Absent extenuating circumstances, any officer unable to promptly and effectively broadcast   this information should terminate the pursuit. If the foot pursuit is discontinued for any reason, immediate efforts for containment should be established and alternatives considered based upon the circumstances and available resources.

When a foot pursuit terminates, the officer will notify the Dispatch Center of his/her location and the status of the pursuit termination (e.g., suspect in custody, lost sight of suspect), and will direct further actions as reasonably appear necessary.



Whenever any officer announces that he/she is engaged in a foot pursuit, all other officers should minimize non-essential radio traffic to permit the involved officers maximum access to the radio frequency. 

Any officer who is in a position to intercept a fleeing suspect or who can assist the primary officer with the apprehension of the suspect, shall act reasonably and in accordance with department policy, based upon available information and his/her own observations.



Upon becoming aware of a foot pursuit, the supervisor shall make every reasonable effort to ascertain sufficient information to direct responding resources and to take command, control and coordination of the foot pursuit. The supervisor should respond to the area whenever possible; the supervisor does not, however, need not be physically present to exercise control over the pursuit. The supervisor shall continuously assess the situation in order to ensure the foot pursuit is conducted within established department guidelines.

The supervisor shall terminate the foot pursuit when the danger to pursuing officers or the public appears to unreasonably outweigh the objective of immediate apprehension of the suspect.

Upon apprehension of the suspect, the supervisor shall promptly proceed to the termination point to direct the post-pursuit activity.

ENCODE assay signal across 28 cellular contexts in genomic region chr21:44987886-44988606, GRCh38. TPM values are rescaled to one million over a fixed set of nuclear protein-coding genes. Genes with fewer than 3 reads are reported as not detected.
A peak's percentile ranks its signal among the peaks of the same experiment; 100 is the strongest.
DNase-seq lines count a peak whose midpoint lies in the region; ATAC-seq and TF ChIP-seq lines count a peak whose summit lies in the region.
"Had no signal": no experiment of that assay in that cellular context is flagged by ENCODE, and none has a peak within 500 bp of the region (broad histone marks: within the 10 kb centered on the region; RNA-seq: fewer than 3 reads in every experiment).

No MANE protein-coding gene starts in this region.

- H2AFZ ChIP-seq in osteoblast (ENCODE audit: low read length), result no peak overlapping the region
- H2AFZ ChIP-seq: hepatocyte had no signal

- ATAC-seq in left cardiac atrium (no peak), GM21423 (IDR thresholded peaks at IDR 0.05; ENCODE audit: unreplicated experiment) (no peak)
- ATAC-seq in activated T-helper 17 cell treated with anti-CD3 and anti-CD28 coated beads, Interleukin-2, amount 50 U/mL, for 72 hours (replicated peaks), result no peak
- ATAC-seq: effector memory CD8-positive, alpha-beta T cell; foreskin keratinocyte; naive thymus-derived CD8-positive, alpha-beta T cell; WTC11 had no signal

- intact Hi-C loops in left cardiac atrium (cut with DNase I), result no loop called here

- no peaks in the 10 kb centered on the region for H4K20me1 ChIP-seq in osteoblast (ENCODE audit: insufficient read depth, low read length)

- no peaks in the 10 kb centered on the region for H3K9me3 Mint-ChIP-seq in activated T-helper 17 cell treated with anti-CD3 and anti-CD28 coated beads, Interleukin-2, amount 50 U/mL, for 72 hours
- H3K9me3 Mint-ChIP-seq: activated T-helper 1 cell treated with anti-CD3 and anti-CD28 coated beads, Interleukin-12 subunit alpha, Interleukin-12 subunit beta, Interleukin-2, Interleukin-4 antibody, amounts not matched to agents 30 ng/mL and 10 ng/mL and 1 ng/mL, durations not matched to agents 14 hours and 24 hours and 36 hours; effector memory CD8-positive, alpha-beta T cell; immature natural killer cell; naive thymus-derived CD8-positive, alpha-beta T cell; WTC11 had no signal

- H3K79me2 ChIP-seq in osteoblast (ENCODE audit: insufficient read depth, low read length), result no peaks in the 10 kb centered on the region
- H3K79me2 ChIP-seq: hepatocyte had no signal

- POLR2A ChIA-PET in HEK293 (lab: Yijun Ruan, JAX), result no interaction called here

Upon being notified or becoming aware that a foot pursuit is in progress, communication personnel shall, as soon as practicable, notify the field supervisor and provide available information. the Dispatch Center personnel are also responsible for the following:

 (a) Clear the radio channel of non-emergency traffic.

 (b) Repeat the transmissions of the pursuing officer as needed.

 (c) Relay all pertinent information to responding personnel.

 (d) Contact additional resources as directed by a supervisor.

 (e) Coordinate response of additional resources to assist with the foot pursuit.


458.5     REPORTING

The initiating officer shall complete the appropriate crime/arrest reports documenting, at minimum, the following:

 (a) The reason for initiating the foot pursuit.

 (b) The identity of involved personnel.

 (c) The course and approximate distance of the pursuit.

 (d) Whether a suspect was apprehended as well as the means and methods used.

  1. Any use of force shall be reported and documented in compliance with the Department Use of Force Policy.
 (e) Any injuries or property damage.


Assisting officers taking an active role in the apprehension of the suspect shall complete supplemental reports as necessary or as directed.

In any case in which a suspect is not apprehended and there is insufficient information to warrant further investigation, a supervisor may authorize that the initiating officer need not complete a formal report.




Policy 458 PDF